Building the perfect client/agency relationship

Building the perfect client/agency relationship

The Client/Agency Bond

I definitely don’t consider myself to be an authority on this subject, but I’ve been in the business for 20 years now and have experienced all sides of our industry’s spectrum. Having been through the worlds of Media, Agency, Client and then back to the exciting and creative life Agency side, I’ve garnered significant experience. Here is what I believe to be some factors that make a great “couple”.

A Love Affair

There is no myth to dispel here, but let me be honest: I don’t think there is such a thing as a naturally perfect Client/Agency relationship. Some research seems to suggest that this relationship is bound to be dysfunctional on a global scale. However there certainly are ways of creating a winning formula. It takes two to tango and there  are many examples of great relationships out there – just look at any beautiful campaign. Every time we see a great campaign, we cannot help but think “What a fantastic client”.

Finding a level of natural, effortless understanding between both sides is paramount to the relationship. After all, an extraordinary business relationship in our industry, coupled with the obvious need for exceptional teamwork and talent, can be the catalyst for perpetual creative and effective marketing. Whether you are a client or an agency, work for it together and you both will be rewarded with results you can be proud of.

Mutual respect and trust are two essential elements in this bond. When we work with clients who “get us”, who trust our capabilities and who respect the creative process, both in terms of time and (obviously) fees, the creative output simply hits another level. Harmony is a great state to be in, and is a state which every client and agency should seek for mutual benefit.

Once a creative team can meet to discuss and brainstorm a project without feeling the pressure of time, whilst being in good harmony with the client/brand, creative workrate hits top gear. I’ve seen some pretty amazing things happen in such conditions. I call it Exponential Creative – that moment in a creative session where every member is feeding off each other and building fantastic ideas that are quickly superseded by even better ones.

But there also is an important ingredient that amazingly, sometimes is actually missing from the pie.

What Brief?

I’ve learnt how to write a good brief when I first studied the subject of Marketing (at school!)… never mind how long ago that was. We’re in 2015 and yet, I keep experiencing and hearing from friends in other agencies, that the written brief is somewhat mysterious. It appears, every so often. Let me make this clear, and I’m pretty sure that my peers would agree: The best work ALWAYS came from a well-written brief. Yet it seems to be something that is far too often undervalued.

client agency relationship

The written brief is not important. It is essential. Be it a creative brief or one of a tactical nature, it should be written by the client and should be done with obsessive attention to detail and thought. It should also be read by the agency with a passion towards the brand, to clearly understand the project and interpret it correctly. Any unclear brief should be clarified. I cannot stress this enough – it really is the Agency’s duty to make sure that nothing ambiguous is left that way. Read some tips here and here.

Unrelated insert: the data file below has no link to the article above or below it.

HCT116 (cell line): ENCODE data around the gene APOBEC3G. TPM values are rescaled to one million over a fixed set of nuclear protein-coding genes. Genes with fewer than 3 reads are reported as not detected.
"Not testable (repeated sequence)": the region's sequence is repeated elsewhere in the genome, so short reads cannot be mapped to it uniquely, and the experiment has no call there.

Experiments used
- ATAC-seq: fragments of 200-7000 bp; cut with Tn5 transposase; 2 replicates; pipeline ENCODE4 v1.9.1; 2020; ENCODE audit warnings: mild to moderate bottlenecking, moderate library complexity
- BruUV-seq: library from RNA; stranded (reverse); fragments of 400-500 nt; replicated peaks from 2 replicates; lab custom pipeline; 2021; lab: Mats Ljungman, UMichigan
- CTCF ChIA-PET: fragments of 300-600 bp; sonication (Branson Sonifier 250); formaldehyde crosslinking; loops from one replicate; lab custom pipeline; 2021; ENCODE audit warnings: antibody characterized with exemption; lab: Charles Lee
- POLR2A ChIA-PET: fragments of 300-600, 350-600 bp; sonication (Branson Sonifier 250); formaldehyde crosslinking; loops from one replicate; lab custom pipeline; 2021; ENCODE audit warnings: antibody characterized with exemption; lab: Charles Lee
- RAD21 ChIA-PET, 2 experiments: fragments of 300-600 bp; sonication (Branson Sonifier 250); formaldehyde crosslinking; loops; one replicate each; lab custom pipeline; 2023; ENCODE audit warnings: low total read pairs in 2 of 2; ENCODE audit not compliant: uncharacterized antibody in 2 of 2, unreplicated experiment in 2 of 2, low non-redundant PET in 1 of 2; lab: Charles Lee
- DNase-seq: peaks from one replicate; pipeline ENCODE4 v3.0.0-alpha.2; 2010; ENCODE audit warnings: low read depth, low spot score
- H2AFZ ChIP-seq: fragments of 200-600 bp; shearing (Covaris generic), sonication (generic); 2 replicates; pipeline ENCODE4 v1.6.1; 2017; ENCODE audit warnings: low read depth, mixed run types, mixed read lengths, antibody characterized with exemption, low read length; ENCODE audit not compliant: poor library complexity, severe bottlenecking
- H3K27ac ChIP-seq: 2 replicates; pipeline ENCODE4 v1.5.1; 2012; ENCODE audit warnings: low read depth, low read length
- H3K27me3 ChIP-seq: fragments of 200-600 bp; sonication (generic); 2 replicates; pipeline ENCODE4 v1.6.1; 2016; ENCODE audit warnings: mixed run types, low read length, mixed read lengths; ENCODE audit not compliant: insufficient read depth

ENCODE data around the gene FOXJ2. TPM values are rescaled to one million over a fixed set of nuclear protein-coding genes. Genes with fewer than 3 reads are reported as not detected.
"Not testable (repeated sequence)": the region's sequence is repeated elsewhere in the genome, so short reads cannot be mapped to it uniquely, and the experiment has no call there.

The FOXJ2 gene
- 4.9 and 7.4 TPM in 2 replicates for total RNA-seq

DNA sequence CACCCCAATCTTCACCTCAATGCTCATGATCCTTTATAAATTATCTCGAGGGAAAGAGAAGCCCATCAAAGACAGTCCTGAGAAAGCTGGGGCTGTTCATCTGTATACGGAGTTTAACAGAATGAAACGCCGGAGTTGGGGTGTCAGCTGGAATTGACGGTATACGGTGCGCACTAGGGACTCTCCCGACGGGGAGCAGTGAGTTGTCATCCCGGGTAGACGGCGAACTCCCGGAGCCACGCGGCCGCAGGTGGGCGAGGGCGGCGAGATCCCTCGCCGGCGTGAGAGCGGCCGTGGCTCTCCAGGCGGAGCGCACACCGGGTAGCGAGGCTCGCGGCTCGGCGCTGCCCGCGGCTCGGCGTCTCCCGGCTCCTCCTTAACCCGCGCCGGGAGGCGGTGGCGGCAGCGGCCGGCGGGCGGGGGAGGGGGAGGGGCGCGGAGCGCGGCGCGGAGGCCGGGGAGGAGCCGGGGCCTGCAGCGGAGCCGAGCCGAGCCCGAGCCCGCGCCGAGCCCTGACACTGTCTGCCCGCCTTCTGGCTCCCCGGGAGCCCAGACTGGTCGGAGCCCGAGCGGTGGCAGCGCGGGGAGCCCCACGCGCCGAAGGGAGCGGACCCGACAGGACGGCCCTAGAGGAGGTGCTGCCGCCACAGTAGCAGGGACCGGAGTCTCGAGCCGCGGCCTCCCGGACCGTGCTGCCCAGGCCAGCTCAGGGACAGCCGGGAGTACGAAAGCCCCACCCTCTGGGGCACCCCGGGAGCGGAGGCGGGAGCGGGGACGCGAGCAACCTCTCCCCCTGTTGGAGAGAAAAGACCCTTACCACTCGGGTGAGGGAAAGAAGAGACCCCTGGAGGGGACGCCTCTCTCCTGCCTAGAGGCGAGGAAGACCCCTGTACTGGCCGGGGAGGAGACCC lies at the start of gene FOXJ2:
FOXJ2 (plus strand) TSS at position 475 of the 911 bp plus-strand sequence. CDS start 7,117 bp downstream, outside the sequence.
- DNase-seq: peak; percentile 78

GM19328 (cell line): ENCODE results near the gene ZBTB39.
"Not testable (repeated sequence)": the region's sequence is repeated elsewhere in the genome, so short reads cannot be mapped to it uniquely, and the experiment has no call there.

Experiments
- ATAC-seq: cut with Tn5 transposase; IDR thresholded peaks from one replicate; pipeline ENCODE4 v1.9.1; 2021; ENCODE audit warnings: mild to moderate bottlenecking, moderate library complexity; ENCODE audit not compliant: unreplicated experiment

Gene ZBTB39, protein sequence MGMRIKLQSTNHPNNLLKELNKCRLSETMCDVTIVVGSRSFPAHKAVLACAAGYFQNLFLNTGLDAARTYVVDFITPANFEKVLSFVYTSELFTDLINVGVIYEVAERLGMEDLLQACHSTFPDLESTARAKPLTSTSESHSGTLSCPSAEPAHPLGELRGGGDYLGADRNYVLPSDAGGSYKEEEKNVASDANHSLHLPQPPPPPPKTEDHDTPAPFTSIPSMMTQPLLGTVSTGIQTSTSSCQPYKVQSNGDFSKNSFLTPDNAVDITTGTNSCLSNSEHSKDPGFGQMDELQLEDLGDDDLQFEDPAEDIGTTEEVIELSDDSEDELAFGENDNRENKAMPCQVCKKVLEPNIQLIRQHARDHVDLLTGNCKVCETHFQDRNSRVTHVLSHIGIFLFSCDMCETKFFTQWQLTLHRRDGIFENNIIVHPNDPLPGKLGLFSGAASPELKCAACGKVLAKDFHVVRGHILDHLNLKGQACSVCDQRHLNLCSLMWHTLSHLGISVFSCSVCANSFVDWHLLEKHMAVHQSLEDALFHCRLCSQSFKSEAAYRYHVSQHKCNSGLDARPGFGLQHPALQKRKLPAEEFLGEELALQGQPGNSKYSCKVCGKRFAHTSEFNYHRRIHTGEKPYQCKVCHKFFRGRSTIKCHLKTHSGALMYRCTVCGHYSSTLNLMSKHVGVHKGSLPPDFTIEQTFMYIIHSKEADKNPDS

Pushing

Every agency should aspire to output the best work at all times and every client has the right to push its agency to its creative limits. We always aim to push our own limits, doing it religiously. But I’ve experienced situations before in my career, where clients push their agency for more and being received with disappointment from the agency’s end. Any pushing from the client’s end should always be met with a positive mindset. Many a time, I’ve seen remarkable results coming from this sort of client prodding.

Dear client, please be constructive, sensitive and polite, and make sure that any issues do not arise from a lack of information in the brief.

Dear creative, even your most prized work will get critiqued and may also be ditched, so do send it off with a touch of humility and zero expectation.

My Advice

– Treating each other with due respect and trust doesn’t just mean being nice most of the time. Yes, being polite at all times should be a given, but you should both obsessively seek that effortless understanding. If you know you are on the same page at all times, trust will simply be the bi-product.

– Communicate well. Write good briefs without fail. Read and interpret them properly and where unclear, ask.

– Truly treat each other as though you are one and the same team. An Agency/Client relationship is not one of a buyer/seller nature. You are one team. You win together. You lose together. Pointing fingers when things go wrong does nothing positive to the relationship. If you made a mistake, admit it to yourself and others on the team. You’re human. Everyone makes them.

– Make sure that you deliver what you promise. There is more to business than contractual obligations. There is your reputation and the relationship at stake. If you said you would deliver remarkable work, a brief, a payment, whatever that may be, by a certain date – deliver.

– Push yourself at all times and be ready to give and accept constructive criticism. It is an important element in transforming great into remarkable.

Your relationship MUST be mutually beneficial. You’ll quickly see that respect rewarded with trustworthy, timely, creative work, and a business relationship that is quickly becoming extraordinary, ultimately resulting in giving you a remarkable product.

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Simon Debono's Story.

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